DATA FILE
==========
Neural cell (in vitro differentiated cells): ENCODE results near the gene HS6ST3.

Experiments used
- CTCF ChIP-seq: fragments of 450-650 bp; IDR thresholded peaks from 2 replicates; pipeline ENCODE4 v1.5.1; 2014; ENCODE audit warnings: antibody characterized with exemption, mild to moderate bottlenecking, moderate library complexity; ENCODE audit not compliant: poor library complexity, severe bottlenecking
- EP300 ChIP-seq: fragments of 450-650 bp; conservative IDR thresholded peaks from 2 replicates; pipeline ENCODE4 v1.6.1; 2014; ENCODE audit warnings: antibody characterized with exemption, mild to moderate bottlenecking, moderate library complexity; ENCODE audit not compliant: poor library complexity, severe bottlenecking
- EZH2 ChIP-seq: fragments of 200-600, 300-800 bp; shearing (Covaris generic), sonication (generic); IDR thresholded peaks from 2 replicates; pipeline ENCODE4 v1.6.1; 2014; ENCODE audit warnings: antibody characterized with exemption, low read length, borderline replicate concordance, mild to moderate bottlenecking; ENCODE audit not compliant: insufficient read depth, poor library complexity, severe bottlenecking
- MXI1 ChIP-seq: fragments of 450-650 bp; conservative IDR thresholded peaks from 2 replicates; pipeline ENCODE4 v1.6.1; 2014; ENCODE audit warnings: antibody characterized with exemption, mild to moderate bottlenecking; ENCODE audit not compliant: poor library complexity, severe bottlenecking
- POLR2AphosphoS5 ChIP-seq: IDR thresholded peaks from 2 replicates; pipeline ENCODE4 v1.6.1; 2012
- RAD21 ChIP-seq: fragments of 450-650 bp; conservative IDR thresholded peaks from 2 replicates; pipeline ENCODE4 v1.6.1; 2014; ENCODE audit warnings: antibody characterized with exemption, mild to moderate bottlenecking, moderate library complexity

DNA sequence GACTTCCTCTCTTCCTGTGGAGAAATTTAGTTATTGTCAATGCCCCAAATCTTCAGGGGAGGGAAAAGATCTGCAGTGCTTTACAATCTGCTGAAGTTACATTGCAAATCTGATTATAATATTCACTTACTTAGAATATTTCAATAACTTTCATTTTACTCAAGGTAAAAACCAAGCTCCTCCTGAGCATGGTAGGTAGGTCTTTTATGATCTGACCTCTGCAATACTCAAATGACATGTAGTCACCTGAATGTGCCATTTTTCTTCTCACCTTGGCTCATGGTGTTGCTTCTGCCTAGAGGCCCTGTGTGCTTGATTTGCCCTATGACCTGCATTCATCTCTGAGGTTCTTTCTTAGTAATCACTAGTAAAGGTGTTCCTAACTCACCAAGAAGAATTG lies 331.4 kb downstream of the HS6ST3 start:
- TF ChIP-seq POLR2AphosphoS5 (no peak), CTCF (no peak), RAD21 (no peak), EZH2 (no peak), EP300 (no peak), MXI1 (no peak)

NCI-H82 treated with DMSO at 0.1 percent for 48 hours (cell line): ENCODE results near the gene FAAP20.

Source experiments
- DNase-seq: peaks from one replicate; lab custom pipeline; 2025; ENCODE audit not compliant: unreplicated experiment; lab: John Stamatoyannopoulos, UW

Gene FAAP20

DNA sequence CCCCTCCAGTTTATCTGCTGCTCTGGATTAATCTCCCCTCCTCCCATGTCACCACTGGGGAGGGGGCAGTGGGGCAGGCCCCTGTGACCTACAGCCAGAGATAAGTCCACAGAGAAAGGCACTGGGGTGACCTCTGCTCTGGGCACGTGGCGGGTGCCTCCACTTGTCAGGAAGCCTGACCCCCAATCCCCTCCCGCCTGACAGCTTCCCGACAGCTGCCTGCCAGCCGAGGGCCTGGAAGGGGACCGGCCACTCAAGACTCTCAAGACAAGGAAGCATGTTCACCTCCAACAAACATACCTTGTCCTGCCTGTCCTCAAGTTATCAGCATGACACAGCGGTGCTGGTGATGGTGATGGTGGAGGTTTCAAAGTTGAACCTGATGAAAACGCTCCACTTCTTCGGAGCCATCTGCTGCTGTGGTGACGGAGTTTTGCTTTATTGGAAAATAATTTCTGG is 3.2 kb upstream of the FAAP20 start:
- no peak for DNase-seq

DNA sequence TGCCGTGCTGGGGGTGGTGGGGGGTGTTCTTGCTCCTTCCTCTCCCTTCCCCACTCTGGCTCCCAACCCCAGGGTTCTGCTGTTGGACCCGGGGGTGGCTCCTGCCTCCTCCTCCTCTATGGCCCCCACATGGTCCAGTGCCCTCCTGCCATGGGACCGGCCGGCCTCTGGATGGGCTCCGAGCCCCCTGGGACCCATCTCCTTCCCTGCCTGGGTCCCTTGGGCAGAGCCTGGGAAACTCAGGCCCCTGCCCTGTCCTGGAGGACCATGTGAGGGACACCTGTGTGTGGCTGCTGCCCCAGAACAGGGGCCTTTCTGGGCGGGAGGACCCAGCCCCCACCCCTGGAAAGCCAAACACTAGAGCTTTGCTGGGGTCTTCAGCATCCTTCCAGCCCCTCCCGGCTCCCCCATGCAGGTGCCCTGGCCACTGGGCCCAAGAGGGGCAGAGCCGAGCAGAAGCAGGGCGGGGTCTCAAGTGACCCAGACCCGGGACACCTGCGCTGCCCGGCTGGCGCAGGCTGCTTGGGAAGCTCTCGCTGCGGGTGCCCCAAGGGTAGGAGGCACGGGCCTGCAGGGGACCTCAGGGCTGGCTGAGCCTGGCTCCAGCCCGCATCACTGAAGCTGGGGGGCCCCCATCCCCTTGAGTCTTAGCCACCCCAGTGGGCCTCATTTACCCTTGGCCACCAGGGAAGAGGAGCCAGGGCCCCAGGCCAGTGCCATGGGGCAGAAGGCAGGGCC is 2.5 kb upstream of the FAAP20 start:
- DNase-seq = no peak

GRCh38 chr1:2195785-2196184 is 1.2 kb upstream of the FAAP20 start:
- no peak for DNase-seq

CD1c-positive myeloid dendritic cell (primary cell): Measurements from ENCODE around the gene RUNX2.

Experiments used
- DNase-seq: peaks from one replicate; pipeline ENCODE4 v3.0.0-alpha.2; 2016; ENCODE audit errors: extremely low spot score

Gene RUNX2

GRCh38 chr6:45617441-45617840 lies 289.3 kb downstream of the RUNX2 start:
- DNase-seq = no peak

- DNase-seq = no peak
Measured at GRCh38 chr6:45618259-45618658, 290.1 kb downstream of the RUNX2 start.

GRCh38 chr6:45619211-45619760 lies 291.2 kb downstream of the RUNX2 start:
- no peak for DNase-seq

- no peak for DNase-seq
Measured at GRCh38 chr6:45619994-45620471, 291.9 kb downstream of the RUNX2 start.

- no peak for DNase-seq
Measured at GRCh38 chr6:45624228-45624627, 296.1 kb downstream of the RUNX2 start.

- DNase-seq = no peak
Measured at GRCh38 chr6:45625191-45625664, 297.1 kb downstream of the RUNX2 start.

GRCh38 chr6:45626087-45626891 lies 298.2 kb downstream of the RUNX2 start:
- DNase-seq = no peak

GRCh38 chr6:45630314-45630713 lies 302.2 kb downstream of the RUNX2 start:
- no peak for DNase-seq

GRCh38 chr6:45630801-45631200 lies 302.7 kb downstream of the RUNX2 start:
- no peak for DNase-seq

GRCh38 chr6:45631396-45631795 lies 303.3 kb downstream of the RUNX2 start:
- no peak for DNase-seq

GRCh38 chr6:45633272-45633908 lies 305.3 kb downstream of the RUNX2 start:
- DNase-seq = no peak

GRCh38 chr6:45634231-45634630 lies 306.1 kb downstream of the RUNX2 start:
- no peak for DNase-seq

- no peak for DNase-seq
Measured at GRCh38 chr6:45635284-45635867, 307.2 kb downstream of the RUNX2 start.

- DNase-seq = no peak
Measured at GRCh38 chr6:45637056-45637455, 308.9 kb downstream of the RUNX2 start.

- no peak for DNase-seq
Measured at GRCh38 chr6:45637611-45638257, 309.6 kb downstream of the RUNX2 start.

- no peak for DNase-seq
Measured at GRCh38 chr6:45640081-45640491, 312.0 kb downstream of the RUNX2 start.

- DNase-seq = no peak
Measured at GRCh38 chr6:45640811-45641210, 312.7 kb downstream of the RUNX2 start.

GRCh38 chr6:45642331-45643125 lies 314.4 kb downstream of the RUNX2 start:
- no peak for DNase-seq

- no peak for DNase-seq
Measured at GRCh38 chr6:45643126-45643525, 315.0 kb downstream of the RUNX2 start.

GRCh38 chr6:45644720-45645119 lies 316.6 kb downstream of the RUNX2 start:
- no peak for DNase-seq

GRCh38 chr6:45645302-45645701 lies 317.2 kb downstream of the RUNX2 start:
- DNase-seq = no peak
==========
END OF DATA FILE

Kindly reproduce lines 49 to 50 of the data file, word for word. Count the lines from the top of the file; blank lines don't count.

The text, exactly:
- no peak for DNase-seq
Measured at GRCh38 chr6:45635284-45635867, 307.2 kb downstream of the RUNX2 start.